Ex-Speaker Hastert reportedly paying to conceal sexual misconduct

Ex-House Speaker Dennis Hastert had been paying someone to cover up sexual misconduct before he was indicted for allegedly concealing those payments, a law enforcement source told Fox News Friday.

The source told Fox that the bank withdrawals that led to Hastert's indictment relate to an attempted cover up of sexual misconduct by the former Illinois congressman during his time as a high school teacher and wrestling coach in Yorkville, Ill.

The Los Angeles Times reported Friday, in one of the first accounts of the alleged cover up, that the other individual involved was male.

It also later reported that a top official said investigators also spoke with a second person, not being paid by Hastert, who raised similar allegations that would corroborate the initial account.

"It goes back a long way, back to then," an official earlier told the paper. On why the former Republican House speaker was making the payments, the source said it was to cover up his past relationship with the man.

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    "It was sex,'' the source told the newspaper. Another official reportedly said it involved sexual abuse.

    The federal indictment said only that Hastert had been hiding payments he made in order to compensate for and conceal "prior misconduct."

    It said he agreed to provide $3.5 million to someone described only as "Individual A." It did not elaborate on the alleged misconduct or indicate if Individual A is a man or a woman. However, it said the person has known Hastert most of the individual's life. It also said the person has been a resident of Yorkville, Ill.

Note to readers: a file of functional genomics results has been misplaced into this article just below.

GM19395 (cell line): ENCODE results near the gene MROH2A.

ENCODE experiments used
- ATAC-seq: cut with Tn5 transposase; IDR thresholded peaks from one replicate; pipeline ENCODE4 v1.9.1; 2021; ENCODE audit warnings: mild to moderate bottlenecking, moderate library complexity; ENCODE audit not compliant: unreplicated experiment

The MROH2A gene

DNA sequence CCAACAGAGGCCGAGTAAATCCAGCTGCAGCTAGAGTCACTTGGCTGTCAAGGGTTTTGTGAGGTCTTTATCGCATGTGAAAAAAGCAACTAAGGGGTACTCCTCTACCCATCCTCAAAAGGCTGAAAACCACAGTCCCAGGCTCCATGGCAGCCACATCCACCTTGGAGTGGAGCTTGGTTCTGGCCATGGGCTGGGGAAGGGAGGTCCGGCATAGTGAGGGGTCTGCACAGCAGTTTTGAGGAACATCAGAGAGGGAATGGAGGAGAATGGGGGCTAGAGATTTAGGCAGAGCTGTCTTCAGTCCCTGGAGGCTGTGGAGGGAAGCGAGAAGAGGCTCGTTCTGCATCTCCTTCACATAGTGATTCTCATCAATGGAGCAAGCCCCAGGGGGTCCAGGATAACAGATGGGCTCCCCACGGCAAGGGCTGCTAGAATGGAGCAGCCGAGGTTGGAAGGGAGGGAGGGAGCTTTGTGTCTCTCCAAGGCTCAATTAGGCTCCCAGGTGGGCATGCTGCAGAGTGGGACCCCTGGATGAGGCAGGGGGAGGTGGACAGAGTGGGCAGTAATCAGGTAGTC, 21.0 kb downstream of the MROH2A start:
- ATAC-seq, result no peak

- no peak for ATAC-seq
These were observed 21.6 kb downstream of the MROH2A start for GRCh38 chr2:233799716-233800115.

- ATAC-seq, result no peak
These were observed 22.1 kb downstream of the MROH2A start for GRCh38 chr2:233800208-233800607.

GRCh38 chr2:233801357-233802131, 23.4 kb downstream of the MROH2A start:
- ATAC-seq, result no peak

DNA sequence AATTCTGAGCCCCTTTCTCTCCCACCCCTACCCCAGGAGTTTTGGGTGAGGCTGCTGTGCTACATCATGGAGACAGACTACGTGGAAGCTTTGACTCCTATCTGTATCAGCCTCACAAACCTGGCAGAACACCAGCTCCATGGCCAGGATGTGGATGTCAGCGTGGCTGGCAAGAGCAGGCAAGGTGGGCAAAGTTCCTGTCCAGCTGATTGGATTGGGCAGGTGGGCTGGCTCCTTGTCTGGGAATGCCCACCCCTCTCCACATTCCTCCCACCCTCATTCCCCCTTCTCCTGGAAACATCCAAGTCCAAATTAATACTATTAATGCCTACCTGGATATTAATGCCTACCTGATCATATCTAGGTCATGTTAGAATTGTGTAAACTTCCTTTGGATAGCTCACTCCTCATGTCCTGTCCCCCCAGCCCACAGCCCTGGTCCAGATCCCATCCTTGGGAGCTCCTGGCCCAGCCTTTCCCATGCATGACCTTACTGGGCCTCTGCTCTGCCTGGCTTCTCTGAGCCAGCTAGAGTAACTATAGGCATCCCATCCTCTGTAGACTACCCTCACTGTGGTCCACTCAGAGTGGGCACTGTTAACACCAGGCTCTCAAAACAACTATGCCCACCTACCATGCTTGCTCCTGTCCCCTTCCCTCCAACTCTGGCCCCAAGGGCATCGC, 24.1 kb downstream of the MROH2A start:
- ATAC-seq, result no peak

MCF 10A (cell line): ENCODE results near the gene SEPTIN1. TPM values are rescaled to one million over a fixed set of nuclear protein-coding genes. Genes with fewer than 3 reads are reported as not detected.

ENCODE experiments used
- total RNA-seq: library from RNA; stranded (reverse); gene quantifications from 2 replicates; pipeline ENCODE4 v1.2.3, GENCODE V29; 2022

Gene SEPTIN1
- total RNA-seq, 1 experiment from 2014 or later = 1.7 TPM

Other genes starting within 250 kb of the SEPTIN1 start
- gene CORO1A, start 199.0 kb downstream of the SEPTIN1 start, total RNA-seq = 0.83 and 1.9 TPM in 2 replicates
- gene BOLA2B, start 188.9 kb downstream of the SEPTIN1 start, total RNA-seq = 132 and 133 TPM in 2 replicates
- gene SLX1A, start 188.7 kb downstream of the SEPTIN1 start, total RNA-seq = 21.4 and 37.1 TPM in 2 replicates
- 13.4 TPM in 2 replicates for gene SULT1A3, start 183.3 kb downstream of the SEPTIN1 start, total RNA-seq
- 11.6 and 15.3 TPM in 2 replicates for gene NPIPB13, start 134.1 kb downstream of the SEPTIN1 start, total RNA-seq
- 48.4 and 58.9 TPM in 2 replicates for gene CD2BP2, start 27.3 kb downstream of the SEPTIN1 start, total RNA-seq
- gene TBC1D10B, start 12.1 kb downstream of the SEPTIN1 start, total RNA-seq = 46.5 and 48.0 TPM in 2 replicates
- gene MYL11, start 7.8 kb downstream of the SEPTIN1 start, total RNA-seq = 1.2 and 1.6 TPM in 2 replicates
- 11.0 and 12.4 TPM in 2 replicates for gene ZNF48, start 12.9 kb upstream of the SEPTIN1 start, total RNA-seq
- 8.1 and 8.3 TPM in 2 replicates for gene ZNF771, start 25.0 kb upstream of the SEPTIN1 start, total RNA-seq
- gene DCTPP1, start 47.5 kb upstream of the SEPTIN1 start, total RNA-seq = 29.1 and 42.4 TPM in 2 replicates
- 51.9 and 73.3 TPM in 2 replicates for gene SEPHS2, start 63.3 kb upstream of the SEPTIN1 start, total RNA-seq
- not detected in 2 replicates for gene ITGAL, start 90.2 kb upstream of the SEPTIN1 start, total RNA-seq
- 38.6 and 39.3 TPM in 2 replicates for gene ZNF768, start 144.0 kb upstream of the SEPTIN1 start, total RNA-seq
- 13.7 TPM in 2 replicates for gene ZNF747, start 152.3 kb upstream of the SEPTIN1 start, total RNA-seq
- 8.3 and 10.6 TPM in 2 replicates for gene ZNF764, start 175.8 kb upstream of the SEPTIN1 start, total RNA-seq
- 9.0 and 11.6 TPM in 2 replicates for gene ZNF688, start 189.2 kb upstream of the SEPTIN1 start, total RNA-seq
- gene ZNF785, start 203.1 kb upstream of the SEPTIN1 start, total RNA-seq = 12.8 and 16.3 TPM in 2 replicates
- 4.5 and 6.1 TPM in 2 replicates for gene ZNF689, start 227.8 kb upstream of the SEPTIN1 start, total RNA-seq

The 73-year-old Illinois Republican is specifically accused of structuring the withdrawal of $925,000 in cash in order to evade the requirement that banks report cash transactions over $10,000. He is also accused of lying to the FBI about the withdrawals.

    The former congressman was indicted on two counts, both carrying a maximum penalty of five years in prison and a $250,000 fine.

    Amid the charges, Hastert resigned from his job at the Washington firm of Dickstein-Shapiro LLP, where he was a lobbyist for the tobacco industry, among other interests. The resignation was confirmed by a firm spokesman and his bio has been removed from the firm's website.

    Speculation, meanwhile, was running high on Friday regarding the person behind the alleged blackmail.

    A C-SPAN clip that surfaced from a 2014 "Washington Journal" segment fanned the flames. It showed Hastert responding to a caller identified as "Bruce."

    The caller greets Hastert and then says, "Remember me from Yorkville?" He then laughs and hangs up.

    The indictment said the misconduct in question began "years earlier" and seemed to suggest it was back in his teaching days, introducing Hastert from the outset as having worked as "a high school teacher and coach in Yorkville, Illinois," from 1965 to 1981.

    Hastert was first elected to Congress in 1987 to represent an Illinois district west of Chicago, then became speaker when Newt Gingrich stepped down from the post in 1999. He held that office until 2007 after a bitter defeat for Republicans in the 2006 midterm elections. He went on to a successful lobbying career.

    But as the indictment charges lay out, Hastert allegedly began meeting with the unnamed individual in 2010 and agreed to pay $3.5 million. He allegedly began withdrawing large sums to make the payments totaling more than $1 million through 2012, drawing the attention of the feds.

    According to The Washington Post, Hastert made most of his money during and after Congress. He came to Washington with a net worth of no more than $270,000, according to the paper, but left office in 2007 with between $4 million and $17 million, mostly in real estate holdings. He has been married to Jean Hastert since 1973, and they have two children, Ethan and Joshua. Hastert also reportedly suffers from diabetes and requires daily insulin shots.

    The Associated Press contributed to this report.